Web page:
At first I thought it was "part-time". My goal is to perform three times a week and I thought that would be easy enough. But there's a bit more to it than I thought. I've discovered that there are three main aspects of clown work (four if you count the nap).
This is a Very Important aspect of hospital clowning. Before going to hospital, I have a headbath. Check nails are clean, clip if necessary, remove nail polish if necessary. Make sure EVERYTHING I take to the hospital (clown costume, bag, shoes, props) is clean, and wear a clean set of regular clothes. After I get back from hospital, there's more stuff to clean - throw all clothes - both the regular set I wore to and from, as well as my clown costume, towels, hair bands, socks, hats, cloth puppets or other cloth props - into the washing machine. Have ANOTHER headbath. While the laundry's being done, wash every prop - juggling balls, flutes, whatever, as well as make-up brushes. Wipe down bags, shoes, toiletries (cold cream, toner, talc, lotion) and make-up kit, with disinfectant. Scrub the soles of my clown shoes with hot soapy water (hospital floors have GERMS). By the time I'm done with it, the laundry's done and I put it out to dry. Later, I must steam iron my clown costume, and then put everything away in its place, usually wrapped in plastic packets (oh yeah, I rinse the plastic packets too!) and then I'm all set for my next Clown Rounds.
Although a lot of our clowning is based on improvisation, it makes a huge difference to have a set of well-tuned technical skills. The skills I use (or plan to use) are juggling, puppetry, music and song, and storytelling. So at least half an hour of juggling practice every day. Sing scales to keep my voice fit. Practise singing and learning lullabies (for when we go to neo-natal to visit the little babies). Practice scales on my recorder, melodica and flute - all three wind instruments (well the melodica is a reed instrument like the accordion and harmonica - but you blow into it to make sound) and also learn and practise suitable tunes and songs to play on them. These include familiar children's songs like nursery rhymes, but also Hindi film music. A lot of the children in the hospitals I visit speak primarily in Tamil, Urdu or Kannada - so I try to incorporate Hindi pop music - bouncy stuff, or sweet old classics like lori's (pronounced loh-ree .. Urdu for lullaby) by Lata Mangeshkar. I haven't yet begun working on my puppetry and story-telling, but for now the music, song and juggling practice is something I try to do every day. I also work on developing skits or props, but don't set aside a specific time for that, just do that as it comes to me.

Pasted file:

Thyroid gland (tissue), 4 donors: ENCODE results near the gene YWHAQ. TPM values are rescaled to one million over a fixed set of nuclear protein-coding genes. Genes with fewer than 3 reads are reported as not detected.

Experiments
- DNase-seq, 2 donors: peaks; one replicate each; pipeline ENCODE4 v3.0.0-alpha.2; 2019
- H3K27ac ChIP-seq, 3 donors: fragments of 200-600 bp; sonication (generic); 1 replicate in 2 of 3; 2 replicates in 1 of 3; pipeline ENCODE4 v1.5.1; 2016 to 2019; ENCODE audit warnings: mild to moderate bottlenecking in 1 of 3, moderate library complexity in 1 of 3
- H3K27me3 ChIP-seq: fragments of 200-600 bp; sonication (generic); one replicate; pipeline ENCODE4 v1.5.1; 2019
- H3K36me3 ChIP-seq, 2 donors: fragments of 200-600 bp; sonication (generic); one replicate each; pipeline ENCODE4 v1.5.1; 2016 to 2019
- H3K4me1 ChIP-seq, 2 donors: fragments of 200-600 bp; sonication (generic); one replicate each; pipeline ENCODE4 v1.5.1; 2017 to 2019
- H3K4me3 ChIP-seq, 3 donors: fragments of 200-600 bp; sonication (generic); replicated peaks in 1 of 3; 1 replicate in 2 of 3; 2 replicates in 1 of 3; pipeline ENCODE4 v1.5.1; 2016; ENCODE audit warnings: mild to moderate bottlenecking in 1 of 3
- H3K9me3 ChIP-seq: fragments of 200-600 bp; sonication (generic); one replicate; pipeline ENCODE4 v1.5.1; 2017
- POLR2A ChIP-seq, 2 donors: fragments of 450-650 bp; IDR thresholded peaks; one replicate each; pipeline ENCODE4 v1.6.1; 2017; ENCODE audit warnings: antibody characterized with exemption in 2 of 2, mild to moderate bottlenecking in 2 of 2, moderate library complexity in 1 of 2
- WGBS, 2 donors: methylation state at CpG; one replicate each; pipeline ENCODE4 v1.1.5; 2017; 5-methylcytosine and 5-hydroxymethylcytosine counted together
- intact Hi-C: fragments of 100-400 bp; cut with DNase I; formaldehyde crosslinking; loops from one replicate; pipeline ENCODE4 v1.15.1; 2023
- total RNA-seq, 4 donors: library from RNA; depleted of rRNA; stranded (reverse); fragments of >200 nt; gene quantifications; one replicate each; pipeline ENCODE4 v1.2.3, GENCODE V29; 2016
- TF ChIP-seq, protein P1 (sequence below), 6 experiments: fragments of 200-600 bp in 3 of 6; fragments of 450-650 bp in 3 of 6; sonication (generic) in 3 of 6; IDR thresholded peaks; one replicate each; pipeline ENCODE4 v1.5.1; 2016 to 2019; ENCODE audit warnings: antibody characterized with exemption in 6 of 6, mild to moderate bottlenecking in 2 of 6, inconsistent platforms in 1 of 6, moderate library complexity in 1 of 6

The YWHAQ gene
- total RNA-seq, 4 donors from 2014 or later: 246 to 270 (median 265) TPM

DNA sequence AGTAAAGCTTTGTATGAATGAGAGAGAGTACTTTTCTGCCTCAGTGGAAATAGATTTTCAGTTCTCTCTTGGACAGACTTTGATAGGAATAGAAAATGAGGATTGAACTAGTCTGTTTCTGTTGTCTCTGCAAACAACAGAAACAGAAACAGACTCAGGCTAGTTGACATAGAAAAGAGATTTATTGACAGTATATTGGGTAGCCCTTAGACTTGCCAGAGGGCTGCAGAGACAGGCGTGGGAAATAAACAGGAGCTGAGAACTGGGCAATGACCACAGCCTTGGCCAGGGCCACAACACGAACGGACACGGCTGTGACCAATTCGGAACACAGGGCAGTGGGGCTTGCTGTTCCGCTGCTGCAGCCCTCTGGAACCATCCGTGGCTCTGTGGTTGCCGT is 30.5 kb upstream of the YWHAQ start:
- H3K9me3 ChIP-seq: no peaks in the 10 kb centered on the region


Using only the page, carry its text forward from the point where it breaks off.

If I've taken care of all the stuff in Hygiene, then this starts with loading up and driving over to hospital. If possible, have a word with the staff about patients (find out if there are any special cases, e.g. pre-op - who might be afraid and need some reassurance; or post-op - who might be in pain and could do with some light relief but perhaps not boisterous loud clowning). Then disappear into the doctors or nurses changing room and get dressed, put on make-up and accessories. Sometimes we may pick a theme to use as a guideline - e.g. today let's be Bollywood film producers, out to make a movie; today we are searching for a lost elephant; today we are doctors;) - that can help in giving some direction to our improv - but of course, it's ultimately up to what we find waiting for us when we step out as clowns. After the performance is over, we head on back, change back into regular human beings, and walk quietly out of the hospital. Although parents and staff recognise us, the children never seem to connect these normal, serious-faced people with the clowns who only a while ago were making them giggle and smile. I love that. They BELIEVE. Too bad grown-ups lose that incredible talent. Then it's back home to more Hygiene stuff.
4. The Nap
Don't laugh. Clowning can be exhausting. Post clowning, a hearty meal is required, followed by a nice long nap. It helps that most hospital clowning is done in the mornings (after doctors finish their rounds) so this means the nap is usually an afternoon nap, one of the most delightful category of naps known to humankind. And clownkind.
And there you have it, people. My clown job description.